“As reflected by the safety statistics cited above, the Committee found that the FAA’s certification system is effective and a significant contributor to the world’s safest aviation system.”

Official Report of the Special Committee to review the FAA’s Aircraft Certification Process, Executive Summary, page 6

The report also cautions against a complete overhaul of the FAA’s delegation of authority framework for the certification process. However, members of Congress couldn’t seem to disagree more, especially after a slew of internal communications showing Boeing employees saying some pretty damning things were released earlier this month – calling regulators ‘clowns’ is never a good call. One particularly vocal FAA critic and crusader for legislative action is Peter DeFazio (D-Ore.), Chair of the House Committee on Transportation and Infrastructure. Pulling no punches, DeFazio has stated that “the FAA rolled the dice on the safety of the traveling public” in allowing the MAX to fly despite knowing the risks.

“Any radical changes to this system could undermine the collaboration and expertise that undergird the current certification system, jeopardizing the remarkable level of safety that has been attained in recent decades.”

Official Report of the Special Committee to review the FAA’s Aircraft Certification Process, Executive Summary, page 8

The question now is how, or even if, this report will impact the calls for change. Recent plot twists caution that there’s no telling what will happen next.

Imagine that you and your friends go out for a night on the town. By the time you are well and tired, it seems as though everyone else simultaneously had the same idea. With everyone around you clamoring to call an Uber or Lyft, you and your friends take one look at the gridlocked streets and agree that the roads are just not the way to go tonight. However, the skies look clear and traffic-free, so why not take a helicopter across town? While this may seem like the start of a very odd joke, it’s a future that Los Angeles-based startup up Skyryse is looking to bring to the present and a reality that is closer than you might think.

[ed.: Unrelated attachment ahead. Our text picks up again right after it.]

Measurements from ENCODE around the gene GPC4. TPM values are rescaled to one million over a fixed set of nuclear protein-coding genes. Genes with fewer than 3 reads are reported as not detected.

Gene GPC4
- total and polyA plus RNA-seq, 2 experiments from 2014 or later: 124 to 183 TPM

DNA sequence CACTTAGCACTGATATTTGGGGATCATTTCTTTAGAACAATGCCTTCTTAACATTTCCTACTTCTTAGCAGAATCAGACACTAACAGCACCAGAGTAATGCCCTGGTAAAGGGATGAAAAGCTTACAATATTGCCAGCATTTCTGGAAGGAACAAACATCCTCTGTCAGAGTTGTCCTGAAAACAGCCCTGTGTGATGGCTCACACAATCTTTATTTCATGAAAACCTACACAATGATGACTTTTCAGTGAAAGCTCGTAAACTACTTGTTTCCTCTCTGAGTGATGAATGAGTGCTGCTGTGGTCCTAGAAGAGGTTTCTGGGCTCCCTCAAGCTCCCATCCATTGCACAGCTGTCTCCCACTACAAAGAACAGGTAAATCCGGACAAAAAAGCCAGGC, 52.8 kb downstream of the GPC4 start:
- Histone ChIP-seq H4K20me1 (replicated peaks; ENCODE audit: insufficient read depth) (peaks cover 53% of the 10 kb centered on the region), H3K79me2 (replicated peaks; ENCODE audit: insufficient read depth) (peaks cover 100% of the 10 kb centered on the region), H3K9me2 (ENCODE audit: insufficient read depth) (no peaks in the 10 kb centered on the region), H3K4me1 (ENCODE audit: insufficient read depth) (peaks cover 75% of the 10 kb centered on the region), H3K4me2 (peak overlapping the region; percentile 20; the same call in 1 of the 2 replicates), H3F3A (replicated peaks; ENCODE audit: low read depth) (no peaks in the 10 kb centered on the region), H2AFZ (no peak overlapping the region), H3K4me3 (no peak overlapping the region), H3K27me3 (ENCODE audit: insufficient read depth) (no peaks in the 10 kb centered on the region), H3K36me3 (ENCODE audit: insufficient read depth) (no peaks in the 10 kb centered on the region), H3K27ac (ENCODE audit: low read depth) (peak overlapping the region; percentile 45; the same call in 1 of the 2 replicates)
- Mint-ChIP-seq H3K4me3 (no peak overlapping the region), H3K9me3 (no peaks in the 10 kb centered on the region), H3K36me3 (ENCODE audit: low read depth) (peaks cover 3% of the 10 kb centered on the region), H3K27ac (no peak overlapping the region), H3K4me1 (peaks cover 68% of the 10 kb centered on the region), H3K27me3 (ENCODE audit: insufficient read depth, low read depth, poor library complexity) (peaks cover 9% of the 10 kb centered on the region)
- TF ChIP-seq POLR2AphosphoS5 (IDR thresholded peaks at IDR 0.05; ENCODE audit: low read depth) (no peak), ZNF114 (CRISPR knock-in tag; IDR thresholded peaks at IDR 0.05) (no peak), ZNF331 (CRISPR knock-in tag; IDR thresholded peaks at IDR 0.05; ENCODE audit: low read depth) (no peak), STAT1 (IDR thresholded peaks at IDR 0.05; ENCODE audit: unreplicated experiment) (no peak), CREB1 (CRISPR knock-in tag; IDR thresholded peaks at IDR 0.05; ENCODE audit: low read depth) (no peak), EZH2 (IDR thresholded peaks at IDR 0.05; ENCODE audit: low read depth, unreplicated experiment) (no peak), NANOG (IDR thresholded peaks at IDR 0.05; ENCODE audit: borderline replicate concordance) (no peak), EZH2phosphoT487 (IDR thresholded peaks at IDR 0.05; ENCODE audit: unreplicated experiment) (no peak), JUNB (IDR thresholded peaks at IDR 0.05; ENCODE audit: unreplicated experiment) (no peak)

“Skyryse is on a mission to get people where they want to be quickly, affordably and safely.”

Skyryse, Our Vision

While this may be enough to start stirring up the questions in your mind, here’s another twist to Skyrise’s plans for urban travel: fully automated flight. In mid-December Skyrise held a demonstration highlighting a helicopter that took off, flew for fifteen minutes, and then landed, all fully automated.

The demonstration showed a lot of what Skyryse has in mind for making urban air mobility a widely adopted norm for traveling short distances. For one, Skyryse unveiled its Skyryse Flight Stack, which “comprises of technology that automates flight in [Federal Aviation Administration]-approved helicopters, safety and communication systems, and a network of smart helipads to ultimately create a new transportation system.”

“Unlike other companies building autonomous vertical takeoff and landing (VTOL) aircraft from scratch or only for the military, Skyryse refits existing consumer-grade, dependable and certified aircraft and technologies with software and hardware innovations.”

PRNewswire.com

Simply put, Skyryse isn’t building new aircraft, it’s taking what already works and adding a little bit of spice. The company’s goal is to develop a fully autonomous VTOL flight system that can be installed in both legacy and future helicopter models, as well as helipads capable of communicating with the outfitted aircraft information such as changing weather conditions or low-flying objects. Skyryse aims to become the first fully operational air taxi service available to the public that doesn’t break the bank.

Now, you may be thinking that a self-flying helicopter is a ride on which you would rather not be a passenger but have no fear. Passengers on aircraft in Skyryse’s fleet are accompanied by a trained and certified pilot who oversees the flight system and can take over the controls in the event of an emergency or potential malfunction. While this does leave open the potential for awkward conversation, it does add an extra layer of safety and checks on the autonomous system.